(MENAFN - Khaleej Times) With a little over a week to go before the new school year starts, Sharjah resident Sanna has been frantically calling her parent friends, checking if any of them have old textbooks her daughter could use.
"Please keep your child's books for my daughter, I can share hers for your younger kids, too," Sanna would tell her pals.
For a number of parents in the UAE, this has become a yearly routine to minimise education expenses - which all have to be paid on top of hefty rents and day-to-day costs.
Sharjah resident Shazia said: "Looking at the spiraling costs of books, fees and uniforms, families do try to minimise costs wherever possible. I also often check for used textbooks from other students, who are willing to give them away."
Starting this week, many parents will be queueing up at their kids' campuses to settle all back-to-school fees. Some would have to weigh their options and decide on the best way to pay - cash, post-dated cheque or credit card?
Fasih Muhammad Qamar, father of three boys, said: "The cost of living has shot up and there is no denying that education and rents are the biggest components of any expatriate's salary, especially in the month of September."
But Qamar explained there are measures that could be taken to somehow reduce the burden on families.
"Currently, most schools only allow parents to pay quarterly, but for many families, a monthly installment option would be a big help," he said.
Cheaper books, uniforms
Bookstores, on the other hand, are bracing for the spike in demand from parents scrambling for cheaper textbooks.
Lionel Peter, who has two kids studying in Dubai, is one of them.
"If you compare the prices of the books offered in schools with those sold in bookstores outside the campus, you'll save about Dh1,000 per child," Peter said.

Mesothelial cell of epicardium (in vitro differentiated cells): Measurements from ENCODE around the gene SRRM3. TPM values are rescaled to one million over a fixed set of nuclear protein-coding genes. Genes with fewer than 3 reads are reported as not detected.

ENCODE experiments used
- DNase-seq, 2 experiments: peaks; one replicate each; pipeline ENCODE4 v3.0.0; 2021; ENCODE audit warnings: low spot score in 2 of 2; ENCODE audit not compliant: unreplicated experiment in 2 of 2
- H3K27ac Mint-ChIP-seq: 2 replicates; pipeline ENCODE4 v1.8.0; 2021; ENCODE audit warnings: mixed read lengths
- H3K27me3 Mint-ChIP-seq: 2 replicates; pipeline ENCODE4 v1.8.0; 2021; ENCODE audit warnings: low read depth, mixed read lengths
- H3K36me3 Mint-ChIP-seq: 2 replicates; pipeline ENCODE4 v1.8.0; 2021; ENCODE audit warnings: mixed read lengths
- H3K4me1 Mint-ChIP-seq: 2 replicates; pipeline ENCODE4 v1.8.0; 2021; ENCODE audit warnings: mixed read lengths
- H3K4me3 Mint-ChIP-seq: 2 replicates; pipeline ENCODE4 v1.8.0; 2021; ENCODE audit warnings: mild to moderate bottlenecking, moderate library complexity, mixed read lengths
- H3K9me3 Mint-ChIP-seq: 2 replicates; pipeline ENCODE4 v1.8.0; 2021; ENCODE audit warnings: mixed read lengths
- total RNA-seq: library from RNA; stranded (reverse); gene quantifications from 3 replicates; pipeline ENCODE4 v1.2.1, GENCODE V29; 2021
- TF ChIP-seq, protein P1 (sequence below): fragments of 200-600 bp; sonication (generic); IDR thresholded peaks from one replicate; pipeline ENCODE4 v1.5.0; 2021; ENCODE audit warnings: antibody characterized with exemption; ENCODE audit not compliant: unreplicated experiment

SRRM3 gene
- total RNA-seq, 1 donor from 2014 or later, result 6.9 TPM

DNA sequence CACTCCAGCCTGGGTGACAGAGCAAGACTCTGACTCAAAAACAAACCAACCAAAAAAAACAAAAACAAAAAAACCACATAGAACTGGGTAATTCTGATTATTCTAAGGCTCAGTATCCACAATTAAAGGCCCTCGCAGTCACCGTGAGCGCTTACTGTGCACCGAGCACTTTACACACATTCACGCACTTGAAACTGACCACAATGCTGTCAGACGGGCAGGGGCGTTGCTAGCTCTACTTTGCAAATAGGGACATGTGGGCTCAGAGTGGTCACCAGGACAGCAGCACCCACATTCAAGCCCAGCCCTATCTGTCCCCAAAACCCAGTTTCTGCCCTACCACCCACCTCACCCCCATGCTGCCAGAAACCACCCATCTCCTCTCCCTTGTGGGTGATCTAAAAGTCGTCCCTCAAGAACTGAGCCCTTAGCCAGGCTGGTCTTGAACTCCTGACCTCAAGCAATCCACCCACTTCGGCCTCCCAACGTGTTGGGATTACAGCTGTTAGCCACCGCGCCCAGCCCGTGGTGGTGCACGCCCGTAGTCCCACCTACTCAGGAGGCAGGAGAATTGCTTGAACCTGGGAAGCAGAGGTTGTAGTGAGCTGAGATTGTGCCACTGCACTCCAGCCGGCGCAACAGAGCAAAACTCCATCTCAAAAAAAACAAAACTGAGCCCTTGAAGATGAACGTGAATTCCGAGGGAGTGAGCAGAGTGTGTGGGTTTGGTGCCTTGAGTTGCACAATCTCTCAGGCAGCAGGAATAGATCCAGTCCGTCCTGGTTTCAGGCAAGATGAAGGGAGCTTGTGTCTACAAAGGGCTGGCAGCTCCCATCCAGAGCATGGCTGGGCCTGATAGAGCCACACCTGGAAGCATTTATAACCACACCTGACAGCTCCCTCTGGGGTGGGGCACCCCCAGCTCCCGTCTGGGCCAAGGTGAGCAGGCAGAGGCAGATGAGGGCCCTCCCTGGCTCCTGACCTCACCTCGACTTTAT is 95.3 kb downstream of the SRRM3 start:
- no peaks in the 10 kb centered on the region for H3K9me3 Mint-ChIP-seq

Then, parents would have to shell out a few more dirhams to get the books covered and labelled, he added.
Sharjah resident Amna Kashif, who has two daughters studying in Dubai, agree that buying books outside the school is the way to go.
"Education expenses have certainly gone through the roof. Aside from that, students have to be presentable with their uniforms and all."
Even a simple pair of uniform would cost at least Dh200, Kashif said.
Tailors have been busy with orders from parents who choose to get their kids' uniforms stitched than buy ready-made ones from schools.
Ganesh Dyneshwar Kakade, who works at 1337 bespoke tailoring company in City Walk, said parents come to their shop not only to save some money but to get high-quality uniforms for their children.
"Some of those who come to us say they are not happy with the quality of garments used in the uniforms sold in schools. Others, however, find it cheaper to place an order with us," Kakade said.
Another tailoring shop in Sharjah said: "The families in the emirate are now returning from long vacations and, hence, we are expecting a surge in customers next week as schools reopen."
For students' daily home-school-home transports, fees are fixed for an entire quarter.
So, even if a family needs transport assistance for only a month or two, parents would still have to pay for an entire quarter.
This is why a number of expatriates resort to education loans as some said they could not afford to shoulder all the fees in one go.
Journalist. Period. My interests are Economics, Finance and Information Technology. Prior to joining Khaleej Times, I have worked with some leading publications in India, including the Economic Times.